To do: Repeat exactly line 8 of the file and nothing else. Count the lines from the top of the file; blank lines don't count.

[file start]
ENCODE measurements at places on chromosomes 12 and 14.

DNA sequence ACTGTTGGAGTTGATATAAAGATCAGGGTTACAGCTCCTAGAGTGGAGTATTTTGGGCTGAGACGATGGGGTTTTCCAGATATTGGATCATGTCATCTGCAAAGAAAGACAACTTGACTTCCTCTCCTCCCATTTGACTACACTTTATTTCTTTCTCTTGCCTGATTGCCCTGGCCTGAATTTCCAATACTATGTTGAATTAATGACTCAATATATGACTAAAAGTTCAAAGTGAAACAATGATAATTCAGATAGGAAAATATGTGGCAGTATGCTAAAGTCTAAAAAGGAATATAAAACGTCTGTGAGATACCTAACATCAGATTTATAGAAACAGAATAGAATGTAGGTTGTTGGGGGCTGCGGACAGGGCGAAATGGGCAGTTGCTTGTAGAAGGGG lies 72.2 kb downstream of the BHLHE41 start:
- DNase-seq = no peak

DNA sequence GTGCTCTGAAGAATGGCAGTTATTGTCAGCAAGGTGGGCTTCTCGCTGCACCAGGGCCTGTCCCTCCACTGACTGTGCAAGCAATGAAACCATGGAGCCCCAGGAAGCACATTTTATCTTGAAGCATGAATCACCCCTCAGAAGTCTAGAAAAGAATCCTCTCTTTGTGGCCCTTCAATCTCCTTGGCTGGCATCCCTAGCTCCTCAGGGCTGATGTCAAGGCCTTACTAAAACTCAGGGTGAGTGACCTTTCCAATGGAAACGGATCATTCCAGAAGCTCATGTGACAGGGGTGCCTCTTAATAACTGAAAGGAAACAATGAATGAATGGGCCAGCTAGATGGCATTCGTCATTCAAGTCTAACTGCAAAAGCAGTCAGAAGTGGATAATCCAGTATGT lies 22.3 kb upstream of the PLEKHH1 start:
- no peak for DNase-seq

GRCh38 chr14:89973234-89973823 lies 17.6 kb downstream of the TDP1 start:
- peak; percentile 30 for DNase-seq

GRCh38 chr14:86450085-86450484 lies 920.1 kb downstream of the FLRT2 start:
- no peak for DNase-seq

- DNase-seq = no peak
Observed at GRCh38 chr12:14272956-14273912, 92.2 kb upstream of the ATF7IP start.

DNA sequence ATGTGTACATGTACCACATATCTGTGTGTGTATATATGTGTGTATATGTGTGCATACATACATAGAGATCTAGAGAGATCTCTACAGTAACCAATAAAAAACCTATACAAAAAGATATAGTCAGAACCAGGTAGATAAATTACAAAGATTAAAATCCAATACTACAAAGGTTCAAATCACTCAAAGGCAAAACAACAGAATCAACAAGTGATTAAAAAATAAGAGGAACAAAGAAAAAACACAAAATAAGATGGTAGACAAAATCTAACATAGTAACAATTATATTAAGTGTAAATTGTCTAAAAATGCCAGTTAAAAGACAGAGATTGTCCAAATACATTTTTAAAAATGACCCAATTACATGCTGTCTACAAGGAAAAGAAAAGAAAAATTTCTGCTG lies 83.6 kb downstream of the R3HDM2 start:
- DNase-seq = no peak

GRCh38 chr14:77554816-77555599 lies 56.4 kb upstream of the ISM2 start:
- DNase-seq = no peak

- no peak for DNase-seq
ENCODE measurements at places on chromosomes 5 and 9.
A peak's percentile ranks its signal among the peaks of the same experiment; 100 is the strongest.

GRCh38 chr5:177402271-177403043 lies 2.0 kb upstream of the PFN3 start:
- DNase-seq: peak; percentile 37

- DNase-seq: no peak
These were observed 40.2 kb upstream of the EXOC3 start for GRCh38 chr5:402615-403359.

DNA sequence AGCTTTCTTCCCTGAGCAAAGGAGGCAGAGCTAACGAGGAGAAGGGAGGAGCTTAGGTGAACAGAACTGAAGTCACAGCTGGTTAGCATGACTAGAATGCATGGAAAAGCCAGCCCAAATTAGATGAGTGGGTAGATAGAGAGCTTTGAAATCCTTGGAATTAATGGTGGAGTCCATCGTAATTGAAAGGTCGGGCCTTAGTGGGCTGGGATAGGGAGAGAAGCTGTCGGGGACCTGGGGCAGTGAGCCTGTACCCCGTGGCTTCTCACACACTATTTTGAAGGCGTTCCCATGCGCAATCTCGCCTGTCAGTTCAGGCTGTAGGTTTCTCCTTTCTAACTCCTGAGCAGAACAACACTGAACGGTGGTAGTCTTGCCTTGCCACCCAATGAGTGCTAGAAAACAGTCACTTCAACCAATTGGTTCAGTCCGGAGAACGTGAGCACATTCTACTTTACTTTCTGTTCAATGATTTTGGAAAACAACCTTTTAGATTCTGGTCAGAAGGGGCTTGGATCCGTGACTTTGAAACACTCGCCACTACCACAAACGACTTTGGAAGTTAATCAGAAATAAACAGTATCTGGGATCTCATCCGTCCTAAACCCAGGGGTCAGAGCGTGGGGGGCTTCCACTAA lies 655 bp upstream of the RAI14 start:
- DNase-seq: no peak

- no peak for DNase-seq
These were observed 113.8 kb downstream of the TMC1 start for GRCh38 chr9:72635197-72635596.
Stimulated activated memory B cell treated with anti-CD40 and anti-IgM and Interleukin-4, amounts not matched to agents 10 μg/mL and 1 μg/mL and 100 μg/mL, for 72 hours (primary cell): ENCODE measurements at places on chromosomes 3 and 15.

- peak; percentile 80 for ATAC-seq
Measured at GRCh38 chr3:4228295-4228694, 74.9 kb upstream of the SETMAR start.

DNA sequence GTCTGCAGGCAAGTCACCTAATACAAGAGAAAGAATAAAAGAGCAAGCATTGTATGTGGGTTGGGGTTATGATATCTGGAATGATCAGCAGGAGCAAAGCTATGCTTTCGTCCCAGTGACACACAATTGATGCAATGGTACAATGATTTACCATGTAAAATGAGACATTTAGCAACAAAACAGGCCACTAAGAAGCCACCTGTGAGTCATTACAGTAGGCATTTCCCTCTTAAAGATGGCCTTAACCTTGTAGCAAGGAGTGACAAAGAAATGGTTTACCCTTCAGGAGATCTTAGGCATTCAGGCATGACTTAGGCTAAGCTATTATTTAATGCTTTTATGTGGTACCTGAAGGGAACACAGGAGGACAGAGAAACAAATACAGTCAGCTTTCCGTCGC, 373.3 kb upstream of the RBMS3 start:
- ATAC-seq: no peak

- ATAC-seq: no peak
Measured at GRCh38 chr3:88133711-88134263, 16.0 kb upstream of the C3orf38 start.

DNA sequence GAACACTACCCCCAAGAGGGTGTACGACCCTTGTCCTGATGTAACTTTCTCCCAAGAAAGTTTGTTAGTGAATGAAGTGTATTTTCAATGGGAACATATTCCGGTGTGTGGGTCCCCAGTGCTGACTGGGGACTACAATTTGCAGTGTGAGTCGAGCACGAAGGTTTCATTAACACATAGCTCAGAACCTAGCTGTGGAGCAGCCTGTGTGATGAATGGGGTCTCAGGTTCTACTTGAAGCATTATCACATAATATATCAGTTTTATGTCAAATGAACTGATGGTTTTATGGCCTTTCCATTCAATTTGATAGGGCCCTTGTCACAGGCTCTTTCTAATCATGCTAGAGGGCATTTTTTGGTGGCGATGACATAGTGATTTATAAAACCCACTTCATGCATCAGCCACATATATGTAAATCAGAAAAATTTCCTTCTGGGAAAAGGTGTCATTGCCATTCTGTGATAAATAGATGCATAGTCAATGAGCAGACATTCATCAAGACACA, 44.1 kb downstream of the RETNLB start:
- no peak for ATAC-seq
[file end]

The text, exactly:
GRCh38 chr14:86450085-86450484 lies 920.1 kb downstream of the FLRT2 start: